Reflections on the Kaepernick controversy

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Ciara Watson
CONTRIBUTOR

For those of you who have no idea, or who has never heard of Colin Kaepernick prior to two week ago, don’t feel bad. I’m not a sports person either, in fact I had to Google why anyone would even care what this man does in the first place.

Kaepernick is a National Football League quarterback. In today’s sports world, players are athletes that are not known to be controversial regarding politics. In what seems as if many players are satisfied with just collecting a paycheck and going home, Kaepernick decided to take a stand on a social issue that he believes in. Kaepernick is fighting through the hate from his once loyal fans for taking a stance. He is pushing past the abstinence of the media with their many questions as if he doesn’t have a right to speak on what he feels isn’t right, and speaking for the many voiceless dead bodies that lay in the streets across America.

Kaepernick is a biracial American NFL player that decided to make a choice to speak on the injustices we all see every day. The timing of Kaepernick’s stance is often ques-tioned. But we need to ask ourselves should there ever be a time, or rather is there ever a good/bad time to speak up for the social injustices that the greatest populated minority group of people face in the freest country in the world?

The confusion of what Colin Kaepernick said about his protest may be lost in translation. While many so-called patriotic Americans question why, and even the way, Kaepernick decided to protest, others down right disrespect ed him as a person all together. By calling Kaepernick names such as the “n-word” or “terrorist,” the people who disrespect Kaepernick fail to realize that their name calling and social media harassment is the very reason he chose to protest to begin with. When Kaepernick decided to sit down during the singing of the National Anthem, he did so hoping to bring awareness and change to the many social injustices committed against African Americans and other people of color.

When asked why he chose to sit down, rather than stand, NFL.com reported that Kaepernick said:
“I am not going to stand up to show pride in a flag for a country that oppresses black people and people of color. To me, this is bigger than football and it would be selfish on my part to look the other way. There are bodies in the street and people getting paid leave and getting away with murder.”

Any American who agrees or disagrees with Kaepernick’s statement would also have to notice that his feelings are both strong and powerful. People of all walks of life have many feelings themselves about Kaepernick and his status as a professional football player in the NFL. Instead of questioning or trying to understand what he is protesting and why, they question whether or not he himself is oppressed. They question his background all the way from his adoption at birth, to his college career and even his $100 million contract with the San Francisco 49ers. Some even question how “black” he is. Some question how “white” he is, all while ignoring the fact that just because a person may or may not have been oppressed doesn’t mean that they can’t stand for those who have.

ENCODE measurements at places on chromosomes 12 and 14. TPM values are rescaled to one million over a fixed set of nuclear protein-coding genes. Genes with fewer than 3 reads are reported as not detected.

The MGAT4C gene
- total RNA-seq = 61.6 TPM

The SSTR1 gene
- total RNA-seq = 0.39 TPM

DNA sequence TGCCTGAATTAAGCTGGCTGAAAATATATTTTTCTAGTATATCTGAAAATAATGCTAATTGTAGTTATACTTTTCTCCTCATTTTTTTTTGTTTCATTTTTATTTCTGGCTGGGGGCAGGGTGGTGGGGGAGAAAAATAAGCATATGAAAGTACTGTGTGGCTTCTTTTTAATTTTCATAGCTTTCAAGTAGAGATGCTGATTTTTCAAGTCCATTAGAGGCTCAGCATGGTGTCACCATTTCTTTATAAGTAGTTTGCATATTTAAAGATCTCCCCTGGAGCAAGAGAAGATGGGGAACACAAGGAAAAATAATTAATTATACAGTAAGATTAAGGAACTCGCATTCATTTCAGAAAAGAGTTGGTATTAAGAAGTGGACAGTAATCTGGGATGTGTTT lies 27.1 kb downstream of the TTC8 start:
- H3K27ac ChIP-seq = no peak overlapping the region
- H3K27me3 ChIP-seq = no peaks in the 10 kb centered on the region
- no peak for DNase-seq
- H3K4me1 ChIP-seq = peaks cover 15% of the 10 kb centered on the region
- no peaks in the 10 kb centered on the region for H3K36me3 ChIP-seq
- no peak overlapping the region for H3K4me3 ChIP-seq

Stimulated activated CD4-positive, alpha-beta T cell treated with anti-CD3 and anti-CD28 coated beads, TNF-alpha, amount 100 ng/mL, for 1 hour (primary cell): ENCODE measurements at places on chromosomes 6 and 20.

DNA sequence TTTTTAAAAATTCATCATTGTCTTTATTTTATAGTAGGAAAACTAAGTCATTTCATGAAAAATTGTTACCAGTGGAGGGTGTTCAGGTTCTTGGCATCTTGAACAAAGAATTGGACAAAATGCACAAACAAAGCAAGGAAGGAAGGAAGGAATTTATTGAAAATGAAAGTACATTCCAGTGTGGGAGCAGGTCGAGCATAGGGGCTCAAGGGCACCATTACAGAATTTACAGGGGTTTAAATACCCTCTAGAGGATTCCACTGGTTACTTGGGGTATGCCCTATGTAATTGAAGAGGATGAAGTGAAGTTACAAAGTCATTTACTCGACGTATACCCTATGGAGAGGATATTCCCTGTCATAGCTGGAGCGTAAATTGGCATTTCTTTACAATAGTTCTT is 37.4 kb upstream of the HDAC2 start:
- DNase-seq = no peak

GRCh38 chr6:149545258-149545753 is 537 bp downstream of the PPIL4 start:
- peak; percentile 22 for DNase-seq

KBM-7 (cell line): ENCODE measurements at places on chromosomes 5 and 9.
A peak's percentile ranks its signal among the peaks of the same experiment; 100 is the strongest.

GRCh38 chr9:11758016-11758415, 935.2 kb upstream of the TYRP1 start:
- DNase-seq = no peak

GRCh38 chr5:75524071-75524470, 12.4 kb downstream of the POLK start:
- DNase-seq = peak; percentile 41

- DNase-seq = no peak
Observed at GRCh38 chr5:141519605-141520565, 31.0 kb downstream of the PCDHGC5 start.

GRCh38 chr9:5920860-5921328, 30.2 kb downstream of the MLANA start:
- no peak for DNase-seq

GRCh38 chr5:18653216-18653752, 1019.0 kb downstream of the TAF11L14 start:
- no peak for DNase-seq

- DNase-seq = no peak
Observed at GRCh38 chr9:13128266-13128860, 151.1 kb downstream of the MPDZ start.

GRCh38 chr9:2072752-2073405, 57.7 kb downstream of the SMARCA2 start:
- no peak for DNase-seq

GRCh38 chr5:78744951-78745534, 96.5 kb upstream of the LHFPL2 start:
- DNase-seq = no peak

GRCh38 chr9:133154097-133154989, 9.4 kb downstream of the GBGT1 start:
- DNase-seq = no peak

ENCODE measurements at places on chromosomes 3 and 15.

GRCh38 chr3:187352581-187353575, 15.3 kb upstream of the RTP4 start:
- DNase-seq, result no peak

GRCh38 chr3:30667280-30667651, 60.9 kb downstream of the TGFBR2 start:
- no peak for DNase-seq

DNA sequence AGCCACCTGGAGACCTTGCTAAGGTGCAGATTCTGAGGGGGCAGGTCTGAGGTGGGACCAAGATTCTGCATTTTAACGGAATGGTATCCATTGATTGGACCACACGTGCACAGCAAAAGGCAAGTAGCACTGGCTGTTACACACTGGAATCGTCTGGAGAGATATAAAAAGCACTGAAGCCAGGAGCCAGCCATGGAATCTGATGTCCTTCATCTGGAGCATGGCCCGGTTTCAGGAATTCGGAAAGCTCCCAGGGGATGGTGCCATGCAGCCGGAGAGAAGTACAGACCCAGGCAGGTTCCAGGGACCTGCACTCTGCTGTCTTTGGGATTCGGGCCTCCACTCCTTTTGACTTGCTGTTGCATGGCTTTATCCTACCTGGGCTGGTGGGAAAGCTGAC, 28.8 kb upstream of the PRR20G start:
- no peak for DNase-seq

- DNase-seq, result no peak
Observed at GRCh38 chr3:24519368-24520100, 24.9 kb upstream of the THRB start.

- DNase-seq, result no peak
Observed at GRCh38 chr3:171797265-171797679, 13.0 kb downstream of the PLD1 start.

History is full of people both white and black and all of the many colors that grace this earth that stand in the face of adversity. History is also full of people who have failed to show human compassion in the times when it is so important do so. Sports athletes are often considered faceless drones for their sporting teams, so when they decide to speak up for social change in their era it makes national news that history never lets them forget.

Kaepernick’s protest is gaining ground. Many people are starting to pay attention to how serious Kaepernick feels about his stance against the National Anthem. Not only the players and coaches of the NFL such as Eric Reed of the San Francisco 49ers and Jeremy Lane of the Seattle Seahawks are kneeling in protest . Support for Kaepernick goes beyond the NFL. Soccer World Cup winner Megan Ropinoe, and most recently students of the West Virginia Tech volleyball team all kneel in support of Kaepernick on his stance of protesting the National Anthem.

Student athletes here at home can take similar stances, but in order to do so it would take courage and understanding. Athletes at UNO, University of Nebraska-Lincoln or University of Nebraska at Kearney can make a difference if they believe in what they are protesting. If our athletes feel that Kaepernick’s protest has no ground, then nothing will be done. One would have to wonder though that if an article about minority enrollment being on the rise here at UNO would be so important as to send it out to emails all across campus if Kaepernick didn’t have any ground to stand on.

Some people say that to stand up for justice requires guts and strength. Others say that a person has to be willing to literally go to war against society while risking everything that they have. Kaepernick was willing to sacrifice his life as a football star to make the world understand his idea of what the National Anthem said which is ‘peace and justice for all.’

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